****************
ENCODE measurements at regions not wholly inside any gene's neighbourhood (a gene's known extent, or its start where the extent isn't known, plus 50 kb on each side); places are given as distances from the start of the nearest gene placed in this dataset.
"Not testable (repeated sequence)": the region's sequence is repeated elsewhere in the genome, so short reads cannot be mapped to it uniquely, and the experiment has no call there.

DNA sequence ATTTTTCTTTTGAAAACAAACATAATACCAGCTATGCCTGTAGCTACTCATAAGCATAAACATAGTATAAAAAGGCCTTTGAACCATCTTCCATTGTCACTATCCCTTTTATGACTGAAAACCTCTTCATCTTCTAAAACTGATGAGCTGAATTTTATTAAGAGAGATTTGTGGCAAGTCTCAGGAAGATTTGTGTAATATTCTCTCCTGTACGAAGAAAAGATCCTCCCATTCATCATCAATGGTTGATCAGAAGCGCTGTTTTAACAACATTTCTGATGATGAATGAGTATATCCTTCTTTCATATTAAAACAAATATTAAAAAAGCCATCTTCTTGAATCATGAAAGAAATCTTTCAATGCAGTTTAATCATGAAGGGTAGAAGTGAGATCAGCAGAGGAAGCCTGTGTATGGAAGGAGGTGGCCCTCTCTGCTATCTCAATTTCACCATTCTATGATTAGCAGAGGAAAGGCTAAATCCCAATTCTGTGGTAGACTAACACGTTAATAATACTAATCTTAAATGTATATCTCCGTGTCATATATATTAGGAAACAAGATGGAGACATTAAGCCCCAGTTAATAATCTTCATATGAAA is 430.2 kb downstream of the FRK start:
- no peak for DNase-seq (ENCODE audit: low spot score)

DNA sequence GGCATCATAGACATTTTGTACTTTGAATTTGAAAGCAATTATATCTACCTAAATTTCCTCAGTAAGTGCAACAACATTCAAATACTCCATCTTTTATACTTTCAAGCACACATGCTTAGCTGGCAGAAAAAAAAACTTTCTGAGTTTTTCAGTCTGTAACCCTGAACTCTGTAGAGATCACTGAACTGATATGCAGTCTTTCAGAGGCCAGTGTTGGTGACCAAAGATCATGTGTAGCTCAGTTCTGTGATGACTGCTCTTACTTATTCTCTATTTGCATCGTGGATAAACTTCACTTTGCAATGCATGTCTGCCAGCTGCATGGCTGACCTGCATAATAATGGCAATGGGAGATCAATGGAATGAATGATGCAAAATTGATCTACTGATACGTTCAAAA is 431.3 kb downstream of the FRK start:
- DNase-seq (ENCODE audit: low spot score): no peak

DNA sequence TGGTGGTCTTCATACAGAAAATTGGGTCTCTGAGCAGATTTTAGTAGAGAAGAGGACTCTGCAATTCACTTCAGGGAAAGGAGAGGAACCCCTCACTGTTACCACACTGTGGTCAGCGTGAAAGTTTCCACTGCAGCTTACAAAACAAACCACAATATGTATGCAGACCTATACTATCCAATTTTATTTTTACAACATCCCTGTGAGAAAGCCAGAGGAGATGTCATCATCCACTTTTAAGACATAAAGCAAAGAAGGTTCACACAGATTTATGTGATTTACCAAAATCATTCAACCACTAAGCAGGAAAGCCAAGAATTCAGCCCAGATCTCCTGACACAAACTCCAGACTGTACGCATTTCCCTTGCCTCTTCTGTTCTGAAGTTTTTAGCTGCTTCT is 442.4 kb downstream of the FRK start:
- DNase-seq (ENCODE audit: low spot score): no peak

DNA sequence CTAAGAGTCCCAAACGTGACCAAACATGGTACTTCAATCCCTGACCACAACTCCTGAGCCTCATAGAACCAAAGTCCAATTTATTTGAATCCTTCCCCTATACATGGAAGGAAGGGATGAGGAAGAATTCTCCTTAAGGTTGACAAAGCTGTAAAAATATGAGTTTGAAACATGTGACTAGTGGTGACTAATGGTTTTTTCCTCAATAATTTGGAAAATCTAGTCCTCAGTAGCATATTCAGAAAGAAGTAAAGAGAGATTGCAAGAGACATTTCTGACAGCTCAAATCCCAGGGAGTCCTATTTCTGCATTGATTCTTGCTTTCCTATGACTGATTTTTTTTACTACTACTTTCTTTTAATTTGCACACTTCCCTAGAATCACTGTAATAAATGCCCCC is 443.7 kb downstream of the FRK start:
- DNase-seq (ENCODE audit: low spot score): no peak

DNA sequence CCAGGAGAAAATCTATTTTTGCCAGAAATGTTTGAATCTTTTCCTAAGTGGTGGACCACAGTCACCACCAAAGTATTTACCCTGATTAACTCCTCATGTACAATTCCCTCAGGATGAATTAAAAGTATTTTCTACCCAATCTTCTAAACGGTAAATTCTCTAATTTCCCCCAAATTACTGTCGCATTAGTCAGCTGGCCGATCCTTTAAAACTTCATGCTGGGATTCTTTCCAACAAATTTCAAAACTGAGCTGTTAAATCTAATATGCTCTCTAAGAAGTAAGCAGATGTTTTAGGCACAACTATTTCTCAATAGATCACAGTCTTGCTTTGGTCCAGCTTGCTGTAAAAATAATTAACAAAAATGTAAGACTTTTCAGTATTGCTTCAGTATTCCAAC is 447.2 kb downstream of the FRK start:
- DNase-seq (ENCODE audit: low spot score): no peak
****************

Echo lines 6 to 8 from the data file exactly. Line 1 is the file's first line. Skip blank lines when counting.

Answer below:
- DNase-seq (ENCODE audit: low spot score): no peak

DNA sequence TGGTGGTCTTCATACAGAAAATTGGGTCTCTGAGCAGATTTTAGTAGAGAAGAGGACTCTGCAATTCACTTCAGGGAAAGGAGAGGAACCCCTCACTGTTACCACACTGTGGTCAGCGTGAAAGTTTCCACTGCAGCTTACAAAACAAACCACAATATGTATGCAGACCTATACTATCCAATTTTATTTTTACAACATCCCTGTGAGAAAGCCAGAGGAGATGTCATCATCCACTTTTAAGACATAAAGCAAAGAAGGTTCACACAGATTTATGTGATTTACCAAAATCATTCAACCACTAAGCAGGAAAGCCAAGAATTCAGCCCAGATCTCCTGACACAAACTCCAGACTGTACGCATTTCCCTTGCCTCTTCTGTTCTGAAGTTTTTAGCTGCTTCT is 442.4 kb downstream of the FRK start:
- DNase-seq (ENCODE audit: low spot score): no peak